And this is the place where we believe Jesus was baptized,” our Jordanian tour guide declared in accented English. “Right here at Bethany Beyond the Jordan.”
I looked down at the dry, sandy riverbed. Ancient tiled steps descended into the lowest part.
The tour guide continued “Constantine had this small chapel and these steps built here after collecting numerous stories that had been passed down by the locals who claimed that this was John the Baptist’s baptismal site. Constantine wanted Christians to be baptized in this exact same location, so he paved the way for them.”
The brown, muddy waters of the Jordan River bubbled softly a dozen yards away from the foot of the steps. “The river has long since changed its course,” the guide explained, “as all rivers do over time. But the steps remain to bear witness to the holy event that happened right here.”
All around me, tourists in tennis shoes and sunglasses begin raising their cameras and iPhones to snap a memory of this supposedly sacred site. And I couldn’t help but wonder, How many scores of people were baptized in these waters in Jesus’ day? How many hundreds, or even thousands more, in Constantine’s time?
The desire to be baptized in the same spot as Jesus was is powerful and timeless. Around me, people began taking off their shoes and stripping away socks to step into the “same” river He entered some 2,000 years ago. I squinted against the blazing desert sun, trying to picture John the Baptist somewhere nearby in his rough camel-hair cloak, looking more like an impoverished peasant than a holy prophet, here at the deepest and widest part of the old river’s ancient course.
I imagined the crowds along the banks exactly where I stood, listening as John implored, “You must repent! You must be baptized for your sins.” In my mind’s eye, I suddenly saw the crowds part and the figure of Jesus emerge as He headed toward the water’s edge. And looking up, John says, “Look, the Lamb of God, who takes away the sin of the world!” ( John 1:29), clearly identifying Jesus.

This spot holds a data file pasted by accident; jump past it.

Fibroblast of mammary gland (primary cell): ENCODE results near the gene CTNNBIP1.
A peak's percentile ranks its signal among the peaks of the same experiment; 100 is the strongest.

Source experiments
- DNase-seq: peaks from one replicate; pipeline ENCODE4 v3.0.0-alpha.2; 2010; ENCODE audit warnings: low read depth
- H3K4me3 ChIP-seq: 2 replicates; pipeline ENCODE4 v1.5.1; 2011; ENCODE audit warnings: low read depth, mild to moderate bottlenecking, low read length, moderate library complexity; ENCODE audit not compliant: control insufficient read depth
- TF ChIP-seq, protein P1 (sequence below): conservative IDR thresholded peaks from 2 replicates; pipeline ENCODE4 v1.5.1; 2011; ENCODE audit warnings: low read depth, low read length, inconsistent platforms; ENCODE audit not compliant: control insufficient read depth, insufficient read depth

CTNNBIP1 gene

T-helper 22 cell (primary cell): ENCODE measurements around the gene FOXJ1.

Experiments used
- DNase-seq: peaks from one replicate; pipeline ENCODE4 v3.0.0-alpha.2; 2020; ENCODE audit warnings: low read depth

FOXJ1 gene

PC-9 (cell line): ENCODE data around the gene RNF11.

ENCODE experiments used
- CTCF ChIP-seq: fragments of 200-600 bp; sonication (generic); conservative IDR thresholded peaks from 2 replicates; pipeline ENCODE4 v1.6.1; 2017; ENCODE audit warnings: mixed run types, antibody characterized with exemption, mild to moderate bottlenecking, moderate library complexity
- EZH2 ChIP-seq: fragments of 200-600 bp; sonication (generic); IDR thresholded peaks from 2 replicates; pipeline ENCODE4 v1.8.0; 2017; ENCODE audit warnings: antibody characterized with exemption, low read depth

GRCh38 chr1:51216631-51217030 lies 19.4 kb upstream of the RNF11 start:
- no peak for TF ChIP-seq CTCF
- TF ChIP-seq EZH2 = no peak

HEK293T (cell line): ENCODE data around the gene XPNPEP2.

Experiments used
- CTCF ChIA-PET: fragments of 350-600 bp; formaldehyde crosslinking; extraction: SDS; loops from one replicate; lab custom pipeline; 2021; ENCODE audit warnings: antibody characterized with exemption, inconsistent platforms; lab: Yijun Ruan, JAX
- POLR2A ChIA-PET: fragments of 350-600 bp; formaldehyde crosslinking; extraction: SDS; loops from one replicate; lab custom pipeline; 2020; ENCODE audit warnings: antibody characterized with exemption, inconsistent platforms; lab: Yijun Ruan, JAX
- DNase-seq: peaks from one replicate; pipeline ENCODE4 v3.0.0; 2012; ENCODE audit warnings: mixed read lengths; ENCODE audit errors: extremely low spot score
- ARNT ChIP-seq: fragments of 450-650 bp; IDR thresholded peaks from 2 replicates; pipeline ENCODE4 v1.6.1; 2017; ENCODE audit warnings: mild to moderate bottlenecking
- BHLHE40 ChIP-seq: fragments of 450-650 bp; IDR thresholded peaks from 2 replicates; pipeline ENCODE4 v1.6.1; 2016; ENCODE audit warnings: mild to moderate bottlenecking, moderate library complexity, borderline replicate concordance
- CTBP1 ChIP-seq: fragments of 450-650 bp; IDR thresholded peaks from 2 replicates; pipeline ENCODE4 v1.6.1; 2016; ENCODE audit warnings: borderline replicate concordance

John was astonished when Jesus first came to him and requested baptism. He said, “I need to be baptized by you, and do you come to me?” (Matthew 3:14; emphasis added). He realized instantly that he was in the presence of holiness. “Let it be so now,” Jesus reassured him. “It is proper for us to do this to fulfill all righteousness” (verse 15).
In my mind’s eye, I pictured John lowering his Cousin into the brown water, completely immersing Him, and then raising Him up. And when Jesus emerged from the water, His Father’s heart was so happy that He spoke words that rolled throughout the valley: “This is my Son, whom I love: with him I am well pleased” (verse 17).
The tourist group snaps final photos and moves on uphill toward Elijah’s Chapel, but loath to leave the spot, I lag behind. I didn’t want to just snap a photo and walk away. I wanted to stand longer in this place where Jesus likely walked—this desolate plot of desert where something extraordinary happened.
And I felt compelled to consider this idea of baptism—of dedicating one’s life completely to God. How many of us who were baptized as mere children or teenagers, or even babies, can now, in adulthood, say that our hectic everyday lives still belong totally to God? What did we mean in those church baptistries all those years ago? And what did Jesus mean at the Jordan River far longer ago?
I believe that, in consistency with the rest of Jesus’ life while He walked the earth, His baptism was yet another visible act of submitting His will to His Father’s: Yes, I will follow Your leading. Yes, I will hang out with fishermen and sinners. And yes, I will preach from smelly fishing boats. Yes, OK, I’ll walk hundreds of miles, become homeless, endure ridicule and shame, and eventually, I’ll give My very life. Yes, You can have My whole life.